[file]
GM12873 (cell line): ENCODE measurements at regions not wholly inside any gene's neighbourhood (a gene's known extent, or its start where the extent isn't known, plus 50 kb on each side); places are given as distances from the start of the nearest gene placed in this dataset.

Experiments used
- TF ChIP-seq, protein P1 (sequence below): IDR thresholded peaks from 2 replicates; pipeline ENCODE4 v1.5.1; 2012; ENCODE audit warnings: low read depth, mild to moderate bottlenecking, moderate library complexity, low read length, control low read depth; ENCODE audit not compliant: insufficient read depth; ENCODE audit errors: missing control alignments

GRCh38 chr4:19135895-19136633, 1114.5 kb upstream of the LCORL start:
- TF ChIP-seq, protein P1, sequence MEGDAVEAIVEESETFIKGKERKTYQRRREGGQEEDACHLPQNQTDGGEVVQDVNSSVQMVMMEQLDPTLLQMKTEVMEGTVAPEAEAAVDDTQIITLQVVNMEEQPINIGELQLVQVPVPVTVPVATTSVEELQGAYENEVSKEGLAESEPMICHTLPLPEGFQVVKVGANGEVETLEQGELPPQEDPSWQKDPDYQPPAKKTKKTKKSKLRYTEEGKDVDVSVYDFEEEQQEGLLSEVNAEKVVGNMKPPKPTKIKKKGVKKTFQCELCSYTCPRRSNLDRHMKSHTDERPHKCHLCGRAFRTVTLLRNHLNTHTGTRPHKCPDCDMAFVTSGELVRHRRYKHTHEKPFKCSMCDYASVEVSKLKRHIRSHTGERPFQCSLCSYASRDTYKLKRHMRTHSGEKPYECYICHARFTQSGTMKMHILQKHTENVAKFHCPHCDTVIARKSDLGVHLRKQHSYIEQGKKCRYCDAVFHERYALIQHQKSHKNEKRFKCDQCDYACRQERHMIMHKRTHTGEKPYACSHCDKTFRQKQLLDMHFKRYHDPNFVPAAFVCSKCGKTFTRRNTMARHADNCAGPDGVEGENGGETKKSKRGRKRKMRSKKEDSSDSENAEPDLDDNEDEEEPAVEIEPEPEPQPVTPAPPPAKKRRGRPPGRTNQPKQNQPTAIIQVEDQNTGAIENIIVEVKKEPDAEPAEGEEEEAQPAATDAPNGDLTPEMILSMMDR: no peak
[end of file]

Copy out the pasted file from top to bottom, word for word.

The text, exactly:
GM12873 (cell line): ENCODE measurements at regions not wholly inside any gene's neighbourhood (a gene's known extent, or its start where the extent isn't known, plus 50 kb on each side); places are given as distances from the start of the nearest gene placed in this dataset.

Experiments used
- TF ChIP-seq, protein P1 (sequence below): IDR thresholded peaks from 2 replicates; pipeline ENCODE4 v1.5.1; 2012; ENCODE audit warnings: low read depth, mild to moderate bottlenecking, moderate library complexity, low read length, control low read depth; ENCODE audit not compliant: insufficient read depth; ENCODE audit errors: missing control alignments

GRCh38 chr4:19135895-19136633, 1114.5 kb upstream of the LCORL start:
- TF ChIP-seq, protein P1, sequence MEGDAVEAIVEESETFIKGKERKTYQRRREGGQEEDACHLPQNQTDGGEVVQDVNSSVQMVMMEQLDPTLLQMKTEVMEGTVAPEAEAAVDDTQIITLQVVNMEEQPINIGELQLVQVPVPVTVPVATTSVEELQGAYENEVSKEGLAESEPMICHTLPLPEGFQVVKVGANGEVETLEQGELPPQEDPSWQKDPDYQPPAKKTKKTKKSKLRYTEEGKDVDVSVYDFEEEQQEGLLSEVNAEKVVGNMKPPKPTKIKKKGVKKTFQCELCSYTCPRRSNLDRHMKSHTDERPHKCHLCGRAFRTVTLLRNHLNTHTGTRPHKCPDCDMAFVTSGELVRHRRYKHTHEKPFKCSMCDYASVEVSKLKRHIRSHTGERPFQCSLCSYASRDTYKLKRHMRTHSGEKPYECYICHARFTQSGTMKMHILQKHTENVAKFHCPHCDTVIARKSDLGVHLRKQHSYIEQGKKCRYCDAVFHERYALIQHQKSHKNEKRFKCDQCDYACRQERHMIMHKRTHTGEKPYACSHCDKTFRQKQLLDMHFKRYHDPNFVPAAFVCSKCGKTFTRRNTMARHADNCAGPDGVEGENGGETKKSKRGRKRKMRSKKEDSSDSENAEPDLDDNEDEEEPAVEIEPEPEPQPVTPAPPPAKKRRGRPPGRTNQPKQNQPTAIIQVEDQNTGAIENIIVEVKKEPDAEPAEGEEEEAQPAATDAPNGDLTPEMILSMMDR: no peak